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Development of Screen-Printable Flexible Circuits on Fabric Using Commercially Available Conductive Inks

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Author: Amini, Arvin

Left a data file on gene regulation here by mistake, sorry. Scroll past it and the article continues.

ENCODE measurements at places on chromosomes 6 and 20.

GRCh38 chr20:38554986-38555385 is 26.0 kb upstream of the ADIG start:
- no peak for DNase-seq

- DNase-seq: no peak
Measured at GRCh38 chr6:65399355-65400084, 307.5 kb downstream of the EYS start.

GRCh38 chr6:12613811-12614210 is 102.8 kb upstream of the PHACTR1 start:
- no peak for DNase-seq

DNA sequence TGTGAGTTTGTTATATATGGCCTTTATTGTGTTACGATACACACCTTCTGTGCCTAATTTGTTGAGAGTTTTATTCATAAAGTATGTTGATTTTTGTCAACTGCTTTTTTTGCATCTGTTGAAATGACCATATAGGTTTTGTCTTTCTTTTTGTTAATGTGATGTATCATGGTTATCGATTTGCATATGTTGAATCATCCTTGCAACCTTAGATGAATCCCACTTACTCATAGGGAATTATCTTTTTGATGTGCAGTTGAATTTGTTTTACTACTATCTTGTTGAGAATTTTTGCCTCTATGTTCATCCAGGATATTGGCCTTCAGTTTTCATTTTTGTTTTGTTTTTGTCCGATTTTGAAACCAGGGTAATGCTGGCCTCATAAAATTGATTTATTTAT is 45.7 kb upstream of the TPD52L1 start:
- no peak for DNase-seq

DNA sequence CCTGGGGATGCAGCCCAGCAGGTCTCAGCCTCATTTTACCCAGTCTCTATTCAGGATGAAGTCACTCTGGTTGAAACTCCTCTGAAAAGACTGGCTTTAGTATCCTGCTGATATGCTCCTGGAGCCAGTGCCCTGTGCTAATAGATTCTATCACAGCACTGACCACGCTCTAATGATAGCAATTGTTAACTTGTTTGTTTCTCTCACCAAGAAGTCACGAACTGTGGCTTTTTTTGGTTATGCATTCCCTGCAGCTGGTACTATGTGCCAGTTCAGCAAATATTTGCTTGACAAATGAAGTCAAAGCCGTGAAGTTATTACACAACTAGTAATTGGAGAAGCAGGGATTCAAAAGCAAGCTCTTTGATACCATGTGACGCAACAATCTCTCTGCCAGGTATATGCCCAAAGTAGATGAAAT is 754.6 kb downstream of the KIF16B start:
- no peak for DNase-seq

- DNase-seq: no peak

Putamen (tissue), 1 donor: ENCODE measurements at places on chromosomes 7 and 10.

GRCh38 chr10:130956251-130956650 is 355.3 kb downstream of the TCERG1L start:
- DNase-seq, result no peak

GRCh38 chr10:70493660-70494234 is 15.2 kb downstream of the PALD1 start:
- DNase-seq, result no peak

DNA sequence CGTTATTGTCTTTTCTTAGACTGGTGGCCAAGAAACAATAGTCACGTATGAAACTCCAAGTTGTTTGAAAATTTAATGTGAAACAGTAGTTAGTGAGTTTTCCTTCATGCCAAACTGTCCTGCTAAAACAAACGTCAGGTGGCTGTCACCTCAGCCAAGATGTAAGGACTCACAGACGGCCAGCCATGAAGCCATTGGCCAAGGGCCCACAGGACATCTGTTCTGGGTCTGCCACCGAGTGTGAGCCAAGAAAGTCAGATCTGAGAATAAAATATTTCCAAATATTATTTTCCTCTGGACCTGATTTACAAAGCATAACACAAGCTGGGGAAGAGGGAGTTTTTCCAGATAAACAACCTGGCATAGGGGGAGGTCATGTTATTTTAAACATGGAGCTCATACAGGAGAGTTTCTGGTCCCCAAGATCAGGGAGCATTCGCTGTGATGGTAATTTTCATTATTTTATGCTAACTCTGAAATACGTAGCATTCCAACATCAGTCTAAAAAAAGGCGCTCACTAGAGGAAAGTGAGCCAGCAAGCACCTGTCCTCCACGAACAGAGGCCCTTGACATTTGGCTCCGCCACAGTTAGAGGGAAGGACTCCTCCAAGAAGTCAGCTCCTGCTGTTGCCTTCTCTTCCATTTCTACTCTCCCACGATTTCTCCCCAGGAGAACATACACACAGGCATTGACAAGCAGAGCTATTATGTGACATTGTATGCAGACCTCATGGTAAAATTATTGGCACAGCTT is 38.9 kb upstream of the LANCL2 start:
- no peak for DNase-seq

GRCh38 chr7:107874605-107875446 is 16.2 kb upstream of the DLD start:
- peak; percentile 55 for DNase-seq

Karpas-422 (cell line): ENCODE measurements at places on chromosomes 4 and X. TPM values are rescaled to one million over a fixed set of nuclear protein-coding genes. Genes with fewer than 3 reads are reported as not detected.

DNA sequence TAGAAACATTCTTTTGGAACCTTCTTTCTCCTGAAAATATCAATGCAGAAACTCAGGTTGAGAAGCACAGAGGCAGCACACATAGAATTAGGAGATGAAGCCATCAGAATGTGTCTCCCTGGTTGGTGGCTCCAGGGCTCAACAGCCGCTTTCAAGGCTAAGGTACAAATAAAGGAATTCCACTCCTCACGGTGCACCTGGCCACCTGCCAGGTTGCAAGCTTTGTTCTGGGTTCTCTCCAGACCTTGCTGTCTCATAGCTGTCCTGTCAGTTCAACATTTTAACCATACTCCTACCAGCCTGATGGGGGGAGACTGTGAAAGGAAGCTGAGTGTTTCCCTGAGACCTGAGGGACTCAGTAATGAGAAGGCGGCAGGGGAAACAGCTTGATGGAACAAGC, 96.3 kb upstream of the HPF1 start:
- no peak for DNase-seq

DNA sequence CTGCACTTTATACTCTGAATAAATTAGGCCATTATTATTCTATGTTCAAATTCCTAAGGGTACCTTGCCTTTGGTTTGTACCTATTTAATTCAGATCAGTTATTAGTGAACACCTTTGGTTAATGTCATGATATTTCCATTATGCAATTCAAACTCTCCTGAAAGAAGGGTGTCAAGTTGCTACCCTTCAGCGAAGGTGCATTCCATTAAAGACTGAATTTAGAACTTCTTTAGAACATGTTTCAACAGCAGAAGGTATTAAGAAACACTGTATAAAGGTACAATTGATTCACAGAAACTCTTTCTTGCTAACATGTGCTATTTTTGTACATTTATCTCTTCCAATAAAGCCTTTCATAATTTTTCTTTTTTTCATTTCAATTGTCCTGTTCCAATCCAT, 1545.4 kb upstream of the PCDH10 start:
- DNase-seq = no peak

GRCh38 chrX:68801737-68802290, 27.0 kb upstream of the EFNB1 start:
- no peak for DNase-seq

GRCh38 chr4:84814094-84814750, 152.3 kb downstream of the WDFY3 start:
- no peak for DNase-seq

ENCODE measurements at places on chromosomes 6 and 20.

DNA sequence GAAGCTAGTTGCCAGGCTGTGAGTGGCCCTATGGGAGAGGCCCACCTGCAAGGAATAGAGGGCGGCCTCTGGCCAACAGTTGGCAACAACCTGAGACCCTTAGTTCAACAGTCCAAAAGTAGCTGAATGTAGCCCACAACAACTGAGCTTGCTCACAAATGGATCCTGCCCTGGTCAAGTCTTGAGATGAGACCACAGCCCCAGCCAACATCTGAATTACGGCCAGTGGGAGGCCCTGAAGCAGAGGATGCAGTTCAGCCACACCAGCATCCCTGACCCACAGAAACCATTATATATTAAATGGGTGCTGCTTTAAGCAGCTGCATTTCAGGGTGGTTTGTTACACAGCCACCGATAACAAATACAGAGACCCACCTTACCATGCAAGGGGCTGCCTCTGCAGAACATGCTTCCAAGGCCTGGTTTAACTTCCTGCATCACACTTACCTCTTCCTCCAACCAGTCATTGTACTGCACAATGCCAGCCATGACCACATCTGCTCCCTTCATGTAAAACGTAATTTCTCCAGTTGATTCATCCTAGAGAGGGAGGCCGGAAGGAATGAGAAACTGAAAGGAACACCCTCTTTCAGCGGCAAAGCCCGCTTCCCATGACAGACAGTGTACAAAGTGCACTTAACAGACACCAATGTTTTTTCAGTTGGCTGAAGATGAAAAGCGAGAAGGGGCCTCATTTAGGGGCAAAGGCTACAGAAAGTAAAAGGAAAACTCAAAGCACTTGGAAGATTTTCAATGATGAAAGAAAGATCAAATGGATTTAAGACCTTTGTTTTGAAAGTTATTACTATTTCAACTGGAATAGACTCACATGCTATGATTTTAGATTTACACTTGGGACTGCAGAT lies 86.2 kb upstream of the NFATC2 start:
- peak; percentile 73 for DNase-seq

Over the past decades, electronics and silicon manufacturing have grown rapidly. Alongside this, the capability of integrated circuits (ICs) has significantly increased; modern electronics are becoming smaller and faster while also consuming less energy. Though there have been some developments with wearable devices and sensors, most consumer electronics still use printed circuit board (PCB) fabrication methods, making them inflexible or limited in flexibility, and thereby difficult to integrate into the fabric of clothing.  This thesis outlines a screen-printing method that utilizes inexpensive, commercially available conductive ink laid over fabric to make an entire functional and flexible printed circuit which will be referred to as Screen Printed Circuit (SPC). To achieve this goal, all designed are modeled in electronic Computer Aided Design (CAD) software. This task presents several challenges, including figuring out the physical properties of traces such as their resistance, clearance limit, resolution, ink penetration depth, and stretchability. Knowing these parameters, one can model and make useful and relevant electronic circuits. This thesis validates performance of this methodology by constructing and testing an array of passive low-pass and high-pass filters. The method is evaluated by several qualities: accuracy; solderability of the inked traces; ability to make custom resistors and capacitors; and durability. These measured quantities are compared with their theoretical counterparts.  Each developed SPC functions as intended and performs to within reasonable range of theoretical values across all important metrics. Further, the circuits are very flexible and perform as expected after being normally handled. This demonstrates that one can use these printed circuits in most low-speed applications where traditional (inflexible) PCBs are currently used, with minimal changes to design flow. Importantly, these printed circuits also demonstrate their ability to easily integrate into clothing, where PCBs are not typically appropriate.  It should be noted that the benefits of these flexible circuits do not come without some drawbacks. The conductive inks used in the traces have markedly higher resistivity than copper PCB traces, which decreases the power efficiency of the circuit. As well, the traces are brittle and show cracking after even moderate stretching, which further increased resistance. Future research should focus on potentially combining the thesis results with more complex and expensive methods that show improved reliability and deformability. For example, the developed methods could be combined with conducting threads or customized conductive polymer composites. Finally, developing additional custom resistors and capacitors would increase the range of circuits one can build with this method.
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